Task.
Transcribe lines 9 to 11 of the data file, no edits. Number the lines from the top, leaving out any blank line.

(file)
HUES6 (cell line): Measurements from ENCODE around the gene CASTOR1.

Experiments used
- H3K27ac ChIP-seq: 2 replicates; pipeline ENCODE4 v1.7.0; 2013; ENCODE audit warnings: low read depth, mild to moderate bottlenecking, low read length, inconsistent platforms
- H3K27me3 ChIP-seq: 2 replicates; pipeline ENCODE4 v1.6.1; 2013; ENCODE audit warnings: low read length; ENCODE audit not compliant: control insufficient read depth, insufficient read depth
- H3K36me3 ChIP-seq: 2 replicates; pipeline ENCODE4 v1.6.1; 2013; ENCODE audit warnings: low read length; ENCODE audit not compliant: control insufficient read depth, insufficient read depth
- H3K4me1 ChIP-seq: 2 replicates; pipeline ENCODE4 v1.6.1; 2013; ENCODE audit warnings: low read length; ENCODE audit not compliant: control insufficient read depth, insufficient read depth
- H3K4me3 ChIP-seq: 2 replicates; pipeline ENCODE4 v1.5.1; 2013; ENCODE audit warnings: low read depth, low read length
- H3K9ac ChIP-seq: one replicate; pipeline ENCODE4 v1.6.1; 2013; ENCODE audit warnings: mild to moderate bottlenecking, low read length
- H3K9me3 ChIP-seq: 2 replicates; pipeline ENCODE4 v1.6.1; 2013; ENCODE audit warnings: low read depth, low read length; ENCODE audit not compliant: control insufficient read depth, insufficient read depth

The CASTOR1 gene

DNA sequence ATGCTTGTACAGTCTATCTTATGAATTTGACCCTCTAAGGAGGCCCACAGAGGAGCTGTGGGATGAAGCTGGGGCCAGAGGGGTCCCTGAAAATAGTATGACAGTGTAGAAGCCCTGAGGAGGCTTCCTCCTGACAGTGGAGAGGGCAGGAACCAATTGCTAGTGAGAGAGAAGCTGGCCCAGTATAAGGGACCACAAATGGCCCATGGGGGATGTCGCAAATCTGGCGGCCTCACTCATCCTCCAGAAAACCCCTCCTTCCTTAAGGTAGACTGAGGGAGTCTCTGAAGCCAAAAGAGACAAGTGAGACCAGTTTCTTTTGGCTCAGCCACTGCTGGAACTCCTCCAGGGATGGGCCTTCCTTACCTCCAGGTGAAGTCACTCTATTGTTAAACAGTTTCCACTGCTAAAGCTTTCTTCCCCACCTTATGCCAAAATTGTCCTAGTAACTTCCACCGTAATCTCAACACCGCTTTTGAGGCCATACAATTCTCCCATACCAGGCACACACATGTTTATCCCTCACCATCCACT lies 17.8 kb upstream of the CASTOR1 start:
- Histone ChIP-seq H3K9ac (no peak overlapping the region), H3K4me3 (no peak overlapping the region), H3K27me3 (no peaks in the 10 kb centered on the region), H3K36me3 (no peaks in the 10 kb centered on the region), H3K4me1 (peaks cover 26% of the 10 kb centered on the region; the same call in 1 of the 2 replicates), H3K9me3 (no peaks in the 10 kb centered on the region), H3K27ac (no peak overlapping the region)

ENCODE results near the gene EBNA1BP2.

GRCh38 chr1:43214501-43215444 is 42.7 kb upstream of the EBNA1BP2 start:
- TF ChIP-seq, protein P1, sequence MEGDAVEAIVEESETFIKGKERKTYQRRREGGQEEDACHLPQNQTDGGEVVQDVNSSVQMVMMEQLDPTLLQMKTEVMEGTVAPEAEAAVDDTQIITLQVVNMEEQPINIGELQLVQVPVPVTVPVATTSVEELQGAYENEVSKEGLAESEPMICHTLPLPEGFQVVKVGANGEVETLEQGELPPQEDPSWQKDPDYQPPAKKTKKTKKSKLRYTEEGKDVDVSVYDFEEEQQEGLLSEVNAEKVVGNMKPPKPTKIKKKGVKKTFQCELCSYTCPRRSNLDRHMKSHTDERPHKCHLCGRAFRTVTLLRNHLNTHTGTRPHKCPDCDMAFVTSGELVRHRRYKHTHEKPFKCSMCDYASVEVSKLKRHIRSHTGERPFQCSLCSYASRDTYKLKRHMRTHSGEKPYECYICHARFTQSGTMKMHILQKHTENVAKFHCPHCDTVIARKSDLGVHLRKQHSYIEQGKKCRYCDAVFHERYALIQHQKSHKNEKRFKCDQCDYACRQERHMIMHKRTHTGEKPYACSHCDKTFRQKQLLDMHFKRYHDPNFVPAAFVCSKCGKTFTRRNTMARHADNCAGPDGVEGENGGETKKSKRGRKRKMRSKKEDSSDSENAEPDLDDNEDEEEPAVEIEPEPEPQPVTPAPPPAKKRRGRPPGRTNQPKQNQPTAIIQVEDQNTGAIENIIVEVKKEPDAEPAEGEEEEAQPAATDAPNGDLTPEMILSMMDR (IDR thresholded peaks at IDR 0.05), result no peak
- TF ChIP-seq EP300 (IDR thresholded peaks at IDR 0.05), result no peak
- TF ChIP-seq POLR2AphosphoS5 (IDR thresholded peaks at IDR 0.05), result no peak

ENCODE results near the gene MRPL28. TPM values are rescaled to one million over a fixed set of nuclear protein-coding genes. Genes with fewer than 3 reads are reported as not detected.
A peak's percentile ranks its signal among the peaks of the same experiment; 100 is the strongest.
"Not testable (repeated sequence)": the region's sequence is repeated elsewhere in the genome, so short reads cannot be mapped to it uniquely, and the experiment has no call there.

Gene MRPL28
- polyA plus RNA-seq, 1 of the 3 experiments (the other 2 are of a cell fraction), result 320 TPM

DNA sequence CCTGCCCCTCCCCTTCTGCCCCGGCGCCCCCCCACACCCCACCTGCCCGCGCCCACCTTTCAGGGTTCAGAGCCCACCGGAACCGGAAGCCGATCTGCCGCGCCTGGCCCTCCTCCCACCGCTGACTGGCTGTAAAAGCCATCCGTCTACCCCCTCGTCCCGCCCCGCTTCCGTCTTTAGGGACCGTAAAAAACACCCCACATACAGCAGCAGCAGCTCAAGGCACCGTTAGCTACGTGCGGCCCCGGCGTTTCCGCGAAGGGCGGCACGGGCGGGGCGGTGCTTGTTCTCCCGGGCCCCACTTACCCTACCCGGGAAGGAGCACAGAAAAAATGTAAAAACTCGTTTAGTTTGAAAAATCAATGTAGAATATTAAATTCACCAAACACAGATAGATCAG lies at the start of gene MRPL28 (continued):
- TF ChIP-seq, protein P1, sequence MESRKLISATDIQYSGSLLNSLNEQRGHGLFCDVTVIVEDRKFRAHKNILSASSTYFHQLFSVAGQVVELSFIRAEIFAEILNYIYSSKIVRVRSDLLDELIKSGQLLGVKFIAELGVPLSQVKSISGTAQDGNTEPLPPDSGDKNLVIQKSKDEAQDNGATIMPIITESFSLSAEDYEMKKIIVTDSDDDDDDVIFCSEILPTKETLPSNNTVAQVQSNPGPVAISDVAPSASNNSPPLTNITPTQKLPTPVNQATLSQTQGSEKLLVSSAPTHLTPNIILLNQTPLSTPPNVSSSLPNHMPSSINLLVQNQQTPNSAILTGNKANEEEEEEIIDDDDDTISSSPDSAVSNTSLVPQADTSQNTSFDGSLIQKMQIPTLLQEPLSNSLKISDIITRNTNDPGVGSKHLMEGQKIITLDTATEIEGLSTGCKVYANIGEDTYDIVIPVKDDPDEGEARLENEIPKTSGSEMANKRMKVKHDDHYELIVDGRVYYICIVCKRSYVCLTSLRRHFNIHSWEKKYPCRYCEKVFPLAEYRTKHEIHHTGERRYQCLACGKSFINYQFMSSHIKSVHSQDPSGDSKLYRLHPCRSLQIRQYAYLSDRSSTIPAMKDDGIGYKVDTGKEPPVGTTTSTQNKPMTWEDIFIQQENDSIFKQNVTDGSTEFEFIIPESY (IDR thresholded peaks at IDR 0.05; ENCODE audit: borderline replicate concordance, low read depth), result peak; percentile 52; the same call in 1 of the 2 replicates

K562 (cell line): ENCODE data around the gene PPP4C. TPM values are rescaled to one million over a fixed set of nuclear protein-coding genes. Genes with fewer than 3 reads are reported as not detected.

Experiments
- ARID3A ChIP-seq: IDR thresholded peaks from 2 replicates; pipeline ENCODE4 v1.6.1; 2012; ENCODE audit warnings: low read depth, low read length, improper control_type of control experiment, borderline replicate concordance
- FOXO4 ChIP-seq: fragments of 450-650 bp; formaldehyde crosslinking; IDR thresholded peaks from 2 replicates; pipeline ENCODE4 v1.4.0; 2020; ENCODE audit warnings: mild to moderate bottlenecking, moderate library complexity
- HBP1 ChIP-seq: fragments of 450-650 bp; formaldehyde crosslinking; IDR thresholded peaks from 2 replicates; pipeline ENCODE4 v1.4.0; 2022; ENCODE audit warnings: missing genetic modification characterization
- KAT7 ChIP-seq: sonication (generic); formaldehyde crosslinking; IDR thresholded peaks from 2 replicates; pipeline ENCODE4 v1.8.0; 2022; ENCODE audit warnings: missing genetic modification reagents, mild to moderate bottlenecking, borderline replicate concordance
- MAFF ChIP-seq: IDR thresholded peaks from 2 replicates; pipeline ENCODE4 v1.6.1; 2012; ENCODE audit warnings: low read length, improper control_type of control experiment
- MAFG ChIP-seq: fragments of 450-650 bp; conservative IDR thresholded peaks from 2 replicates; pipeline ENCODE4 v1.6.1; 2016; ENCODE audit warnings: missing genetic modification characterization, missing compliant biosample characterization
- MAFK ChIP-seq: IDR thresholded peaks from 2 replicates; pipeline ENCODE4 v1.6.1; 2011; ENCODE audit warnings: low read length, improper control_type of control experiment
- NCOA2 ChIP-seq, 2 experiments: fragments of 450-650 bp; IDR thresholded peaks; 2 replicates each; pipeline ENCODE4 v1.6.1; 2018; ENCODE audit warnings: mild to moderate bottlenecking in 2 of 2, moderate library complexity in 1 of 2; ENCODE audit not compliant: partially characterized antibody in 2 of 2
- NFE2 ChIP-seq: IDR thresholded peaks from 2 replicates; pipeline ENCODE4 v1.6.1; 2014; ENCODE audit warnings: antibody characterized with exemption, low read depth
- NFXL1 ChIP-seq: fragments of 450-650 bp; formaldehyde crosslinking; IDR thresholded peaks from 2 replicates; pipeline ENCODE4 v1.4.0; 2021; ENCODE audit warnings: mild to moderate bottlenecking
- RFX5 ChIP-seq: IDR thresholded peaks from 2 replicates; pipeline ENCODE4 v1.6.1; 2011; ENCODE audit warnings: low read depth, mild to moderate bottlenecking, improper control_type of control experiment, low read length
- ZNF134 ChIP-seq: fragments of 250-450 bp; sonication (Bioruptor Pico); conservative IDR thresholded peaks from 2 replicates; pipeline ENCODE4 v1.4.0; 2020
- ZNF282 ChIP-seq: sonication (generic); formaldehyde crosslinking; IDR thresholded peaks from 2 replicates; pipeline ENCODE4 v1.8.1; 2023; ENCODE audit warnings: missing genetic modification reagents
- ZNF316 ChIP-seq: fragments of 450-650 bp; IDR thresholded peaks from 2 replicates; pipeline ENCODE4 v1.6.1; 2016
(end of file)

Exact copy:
- H3K9me3 ChIP-seq: 2 replicates; pipeline ENCODE4 v1.6.1; 2013; ENCODE audit warnings: low read depth, low read length; ENCODE audit not compliant: control insufficient read depth, insufficient read depth

The CASTOR1 gene

DNA sequence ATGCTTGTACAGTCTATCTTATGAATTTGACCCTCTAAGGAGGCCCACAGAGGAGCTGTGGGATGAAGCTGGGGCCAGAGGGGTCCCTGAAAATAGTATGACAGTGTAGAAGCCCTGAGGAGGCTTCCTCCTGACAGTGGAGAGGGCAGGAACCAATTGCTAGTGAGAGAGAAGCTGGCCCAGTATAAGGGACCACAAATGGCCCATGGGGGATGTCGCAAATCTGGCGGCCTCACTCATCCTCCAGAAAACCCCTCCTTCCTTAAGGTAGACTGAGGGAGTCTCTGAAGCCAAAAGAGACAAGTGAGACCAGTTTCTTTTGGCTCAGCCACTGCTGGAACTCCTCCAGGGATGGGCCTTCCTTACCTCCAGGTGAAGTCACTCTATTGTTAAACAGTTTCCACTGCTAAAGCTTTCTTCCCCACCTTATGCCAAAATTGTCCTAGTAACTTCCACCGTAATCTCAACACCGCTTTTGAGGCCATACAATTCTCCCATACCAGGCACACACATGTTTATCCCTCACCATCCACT lies 17.8 kb upstream of the CASTOR1 start: